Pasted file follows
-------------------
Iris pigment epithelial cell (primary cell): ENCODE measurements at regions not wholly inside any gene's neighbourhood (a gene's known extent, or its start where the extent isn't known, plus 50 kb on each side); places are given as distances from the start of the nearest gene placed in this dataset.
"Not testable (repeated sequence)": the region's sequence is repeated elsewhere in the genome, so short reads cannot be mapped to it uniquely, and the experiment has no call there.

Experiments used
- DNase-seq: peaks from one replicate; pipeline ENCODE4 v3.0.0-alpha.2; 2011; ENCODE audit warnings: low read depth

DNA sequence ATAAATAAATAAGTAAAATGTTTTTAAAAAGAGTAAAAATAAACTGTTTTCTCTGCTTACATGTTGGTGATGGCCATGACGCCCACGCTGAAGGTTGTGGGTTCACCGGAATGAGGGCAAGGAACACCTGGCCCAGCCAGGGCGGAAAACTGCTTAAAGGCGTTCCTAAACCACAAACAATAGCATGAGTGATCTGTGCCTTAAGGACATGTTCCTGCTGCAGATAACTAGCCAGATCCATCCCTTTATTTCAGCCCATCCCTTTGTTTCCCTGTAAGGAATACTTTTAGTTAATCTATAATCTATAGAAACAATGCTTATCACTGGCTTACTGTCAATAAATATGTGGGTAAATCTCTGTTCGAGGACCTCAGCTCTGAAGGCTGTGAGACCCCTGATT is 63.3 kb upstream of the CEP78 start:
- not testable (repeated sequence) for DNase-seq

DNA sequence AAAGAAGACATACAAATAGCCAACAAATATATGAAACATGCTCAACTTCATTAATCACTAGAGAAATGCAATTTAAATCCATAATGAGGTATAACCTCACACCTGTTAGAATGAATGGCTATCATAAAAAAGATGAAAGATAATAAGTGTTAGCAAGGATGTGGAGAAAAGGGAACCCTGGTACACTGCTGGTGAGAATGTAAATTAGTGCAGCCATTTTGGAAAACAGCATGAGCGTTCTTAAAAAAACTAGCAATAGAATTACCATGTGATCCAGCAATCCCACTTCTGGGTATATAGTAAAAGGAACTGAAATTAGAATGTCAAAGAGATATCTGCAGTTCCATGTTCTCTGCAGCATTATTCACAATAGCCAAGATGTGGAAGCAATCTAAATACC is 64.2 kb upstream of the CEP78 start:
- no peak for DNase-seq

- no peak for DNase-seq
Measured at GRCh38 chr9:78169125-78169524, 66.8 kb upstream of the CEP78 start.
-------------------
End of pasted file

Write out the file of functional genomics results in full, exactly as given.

Iris pigment epithelial cell (primary cell): ENCODE measurements at regions not wholly inside any gene's neighbourhood (a gene's known extent, or its start where the extent isn't known, plus 50 kb on each side); places are given as distances from the start of the nearest gene placed in this dataset.
"Not testable (repeated sequence)": the region's sequence is repeated elsewhere in the genome, so short reads cannot be mapped to it uniquely, and the experiment has no call there.

Experiments used
- DNase-seq: peaks from one replicate; pipeline ENCODE4 v3.0.0-alpha.2; 2011; ENCODE audit warnings: low read depth

DNA sequence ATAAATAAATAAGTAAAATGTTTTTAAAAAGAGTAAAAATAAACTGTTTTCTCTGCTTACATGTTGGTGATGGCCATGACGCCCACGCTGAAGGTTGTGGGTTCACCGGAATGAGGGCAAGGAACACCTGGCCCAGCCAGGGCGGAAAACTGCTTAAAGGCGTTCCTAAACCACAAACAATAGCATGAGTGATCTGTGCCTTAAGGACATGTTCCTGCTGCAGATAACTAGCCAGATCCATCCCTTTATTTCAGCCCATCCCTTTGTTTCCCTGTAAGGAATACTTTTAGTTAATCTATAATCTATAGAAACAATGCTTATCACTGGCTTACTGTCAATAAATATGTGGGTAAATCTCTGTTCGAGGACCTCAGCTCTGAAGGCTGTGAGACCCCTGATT is 63.3 kb upstream of the CEP78 start:
- not testable (repeated sequence) for DNase-seq

DNA sequence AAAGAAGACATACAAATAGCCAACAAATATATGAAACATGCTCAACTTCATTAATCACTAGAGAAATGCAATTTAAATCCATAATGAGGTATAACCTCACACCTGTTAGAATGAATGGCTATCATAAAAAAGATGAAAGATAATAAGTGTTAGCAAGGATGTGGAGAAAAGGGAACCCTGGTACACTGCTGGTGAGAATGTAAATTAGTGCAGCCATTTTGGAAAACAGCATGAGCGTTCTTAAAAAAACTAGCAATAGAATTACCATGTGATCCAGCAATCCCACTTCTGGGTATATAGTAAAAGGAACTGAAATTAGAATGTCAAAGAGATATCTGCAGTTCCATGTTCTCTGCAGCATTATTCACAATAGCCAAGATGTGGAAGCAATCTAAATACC is 64.2 kb upstream of the CEP78 start:
- no peak for DNase-seq

- no peak for DNase-seq
Measured at GRCh38 chr9:78169125-78169524, 66.8 kb upstream of the CEP78 start.